There once was a box: Creative development and learning on the Cloudlands project
We evaluate projects for a reason; to ensure the ongoing development of work and to learn from our mistakes. In this, their final blog, Helium outlines how the voices of young people were central not only to the development of their Cloudlands project but to the creative development of Helium as an organisation.
Over the past year, artists in residence on the Cloudlands project have been meeting teenagers in hospital, equipped with bags full of arts materials and individually-wrapped boxes. Teenagers choose one of the colourful boxes, inside of which they might find, for example, a burnt map or a bird x-ray or a paper staircase. These objects help to inspire creative conversations and wherever the teenager’s imagination leads, the artist is ready to improvise with arts supplies, hospital furniture and imaging technology. However, the journey for the artists – alighting on a conservational box as a creative tool – begins at a much earlier stage in the development of the project.
The creative impetus for Cloudlands and key aspects of its development, as with all of our projects, did not happen in isolation but arose out of learnings from a previous Helium artist in residency, the Puppet Portal Project (2009-2010). This project was aimed at children and while younger adolescents did engage with the puppet-making and performance aspects, there was a growing awareness that future projects should investigate artistic resources for teenagers.
The voices of teenagers themselves were central to the development phase of Cloudlands, which is a 3-year residency project. Invited to take part in consultation sessions with artists, the teenagers illuminated how their experiences of hospital could be improved through creative means and the tools they would find useful in developing collaborative work with others. It was clear that technology played a large part in their lives and that firewalls restricting access to web content, particularly social media sites, made being in hospital an even more challenging experience. From the outset, trialling new technology, developing and refining online resources, and working with creative technologists have been key drivers in the evolution of the project. Year 1 was focused on developing an online platform where teenagers could connect with their peers in participating hospitals and in Year 2 we are launching a public online gallery space to display some of the artwork created.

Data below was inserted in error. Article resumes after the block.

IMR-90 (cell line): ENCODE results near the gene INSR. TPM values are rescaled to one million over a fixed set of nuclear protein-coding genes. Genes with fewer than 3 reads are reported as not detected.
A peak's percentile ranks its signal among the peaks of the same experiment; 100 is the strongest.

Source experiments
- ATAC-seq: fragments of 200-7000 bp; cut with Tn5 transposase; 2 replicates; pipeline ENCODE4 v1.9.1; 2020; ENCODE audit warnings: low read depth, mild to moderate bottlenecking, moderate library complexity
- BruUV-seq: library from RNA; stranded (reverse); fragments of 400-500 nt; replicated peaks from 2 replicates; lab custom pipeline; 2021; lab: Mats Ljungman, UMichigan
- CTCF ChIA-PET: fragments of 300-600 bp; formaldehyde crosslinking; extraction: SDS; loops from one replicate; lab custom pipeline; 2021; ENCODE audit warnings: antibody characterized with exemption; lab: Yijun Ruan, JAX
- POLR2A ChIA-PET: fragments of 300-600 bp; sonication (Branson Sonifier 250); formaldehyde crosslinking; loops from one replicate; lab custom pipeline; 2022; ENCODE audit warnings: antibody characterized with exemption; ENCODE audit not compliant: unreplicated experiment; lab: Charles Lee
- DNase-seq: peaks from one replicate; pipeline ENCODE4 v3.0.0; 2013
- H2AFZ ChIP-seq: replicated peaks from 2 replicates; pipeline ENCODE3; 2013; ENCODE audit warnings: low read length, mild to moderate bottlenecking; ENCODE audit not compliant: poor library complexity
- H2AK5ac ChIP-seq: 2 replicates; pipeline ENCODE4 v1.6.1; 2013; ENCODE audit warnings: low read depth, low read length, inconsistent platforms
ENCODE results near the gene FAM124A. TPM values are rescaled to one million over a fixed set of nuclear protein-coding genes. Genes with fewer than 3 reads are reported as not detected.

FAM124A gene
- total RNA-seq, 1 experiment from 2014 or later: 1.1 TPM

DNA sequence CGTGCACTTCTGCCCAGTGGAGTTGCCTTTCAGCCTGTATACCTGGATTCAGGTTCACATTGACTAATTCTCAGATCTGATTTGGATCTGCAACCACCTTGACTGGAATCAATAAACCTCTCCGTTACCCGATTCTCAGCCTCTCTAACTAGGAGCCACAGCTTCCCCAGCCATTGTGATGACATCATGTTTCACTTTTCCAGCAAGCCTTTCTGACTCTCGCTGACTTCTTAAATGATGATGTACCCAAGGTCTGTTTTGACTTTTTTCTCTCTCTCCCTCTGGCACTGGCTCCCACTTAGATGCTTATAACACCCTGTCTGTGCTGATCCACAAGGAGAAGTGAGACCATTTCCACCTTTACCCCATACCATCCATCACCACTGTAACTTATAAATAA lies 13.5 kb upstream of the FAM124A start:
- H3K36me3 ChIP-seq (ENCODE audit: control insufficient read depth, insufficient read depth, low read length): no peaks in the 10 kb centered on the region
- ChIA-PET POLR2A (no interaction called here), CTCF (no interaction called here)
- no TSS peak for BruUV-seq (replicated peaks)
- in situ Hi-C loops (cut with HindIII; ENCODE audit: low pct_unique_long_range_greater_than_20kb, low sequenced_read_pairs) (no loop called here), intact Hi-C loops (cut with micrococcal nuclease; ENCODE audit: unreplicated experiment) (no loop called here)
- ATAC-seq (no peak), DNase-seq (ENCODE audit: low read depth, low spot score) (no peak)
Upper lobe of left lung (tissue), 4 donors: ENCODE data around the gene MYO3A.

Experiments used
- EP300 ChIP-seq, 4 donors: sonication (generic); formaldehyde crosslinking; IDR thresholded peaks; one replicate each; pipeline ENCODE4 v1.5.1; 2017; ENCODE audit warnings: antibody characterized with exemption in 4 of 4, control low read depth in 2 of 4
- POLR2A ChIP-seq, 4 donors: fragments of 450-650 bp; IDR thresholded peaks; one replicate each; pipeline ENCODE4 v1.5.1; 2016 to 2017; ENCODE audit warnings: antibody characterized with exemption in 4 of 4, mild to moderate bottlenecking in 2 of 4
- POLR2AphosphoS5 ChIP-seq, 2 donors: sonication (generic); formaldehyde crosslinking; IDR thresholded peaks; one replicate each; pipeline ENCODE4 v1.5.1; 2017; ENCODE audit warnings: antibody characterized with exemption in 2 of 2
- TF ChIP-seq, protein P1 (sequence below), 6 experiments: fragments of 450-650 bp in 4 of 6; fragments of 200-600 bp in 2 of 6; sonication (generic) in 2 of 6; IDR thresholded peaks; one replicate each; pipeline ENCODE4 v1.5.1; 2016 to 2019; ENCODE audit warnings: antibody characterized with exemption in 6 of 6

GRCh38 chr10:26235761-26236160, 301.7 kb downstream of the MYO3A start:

Going back to the conversational box, award-winning UK artist and director Mark Storor was engaged as Cloudlands artist mentor and facilitated a series of pre-project development days for the artists. During one of these sessions, artist Eszter Némethi told of a conversation with a teenage boy during her time working on the Puppet Portal Project. He said he had made 17 jewellery boxes out of wooden lollypop sticks while in hospital and even though he didn’t particularly like them it was the only thing to do to stave off the boredom. From this story, the conversational box took flight. Now, at the beginning of Cloudlands Year 2, the artists have long gone beyond working solely with boxes as a genesis for ideas and stories, and Mark is there to embolden them and push artistic boundaries during their artist development sessions.